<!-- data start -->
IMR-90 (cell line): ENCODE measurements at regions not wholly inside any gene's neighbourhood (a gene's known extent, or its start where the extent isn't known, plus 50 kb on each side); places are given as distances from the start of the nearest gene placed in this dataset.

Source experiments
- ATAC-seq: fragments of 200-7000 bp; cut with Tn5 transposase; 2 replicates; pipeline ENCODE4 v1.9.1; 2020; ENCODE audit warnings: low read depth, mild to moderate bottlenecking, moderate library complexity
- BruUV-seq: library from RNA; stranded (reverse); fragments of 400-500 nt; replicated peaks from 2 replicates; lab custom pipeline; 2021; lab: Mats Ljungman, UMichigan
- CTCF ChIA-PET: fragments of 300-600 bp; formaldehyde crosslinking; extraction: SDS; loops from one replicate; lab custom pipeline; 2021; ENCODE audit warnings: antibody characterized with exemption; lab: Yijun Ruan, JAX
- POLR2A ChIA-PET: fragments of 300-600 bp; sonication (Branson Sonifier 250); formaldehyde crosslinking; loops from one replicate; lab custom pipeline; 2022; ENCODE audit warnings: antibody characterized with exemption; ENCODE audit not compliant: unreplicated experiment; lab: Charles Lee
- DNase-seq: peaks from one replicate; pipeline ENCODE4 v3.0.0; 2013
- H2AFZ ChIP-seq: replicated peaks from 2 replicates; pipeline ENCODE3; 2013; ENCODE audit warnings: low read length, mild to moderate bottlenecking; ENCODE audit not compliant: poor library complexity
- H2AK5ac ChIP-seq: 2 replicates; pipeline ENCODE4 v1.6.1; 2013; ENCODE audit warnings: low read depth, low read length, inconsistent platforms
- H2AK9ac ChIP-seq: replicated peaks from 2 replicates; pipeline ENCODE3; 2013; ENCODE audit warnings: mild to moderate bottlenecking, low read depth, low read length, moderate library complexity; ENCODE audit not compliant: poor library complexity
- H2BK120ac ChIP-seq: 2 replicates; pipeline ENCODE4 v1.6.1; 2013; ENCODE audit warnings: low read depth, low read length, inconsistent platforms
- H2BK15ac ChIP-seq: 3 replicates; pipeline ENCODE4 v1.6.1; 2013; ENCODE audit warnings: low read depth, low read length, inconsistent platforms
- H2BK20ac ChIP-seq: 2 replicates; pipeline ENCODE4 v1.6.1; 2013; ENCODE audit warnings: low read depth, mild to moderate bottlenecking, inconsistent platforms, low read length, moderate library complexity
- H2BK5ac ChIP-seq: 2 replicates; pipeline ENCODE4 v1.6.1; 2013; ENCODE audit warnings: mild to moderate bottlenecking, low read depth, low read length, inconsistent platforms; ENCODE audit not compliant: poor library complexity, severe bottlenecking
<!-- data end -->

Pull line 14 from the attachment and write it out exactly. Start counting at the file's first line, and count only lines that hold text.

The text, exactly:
- H2BK5ac ChIP-seq: 2 replicates; pipeline ENCODE4 v1.6.1; 2013; ENCODE audit warnings: mild to moderate bottlenecking, low read depth, low read length, inconsistent platforms; ENCODE audit not compliant: poor library complexity, severe bottlenecking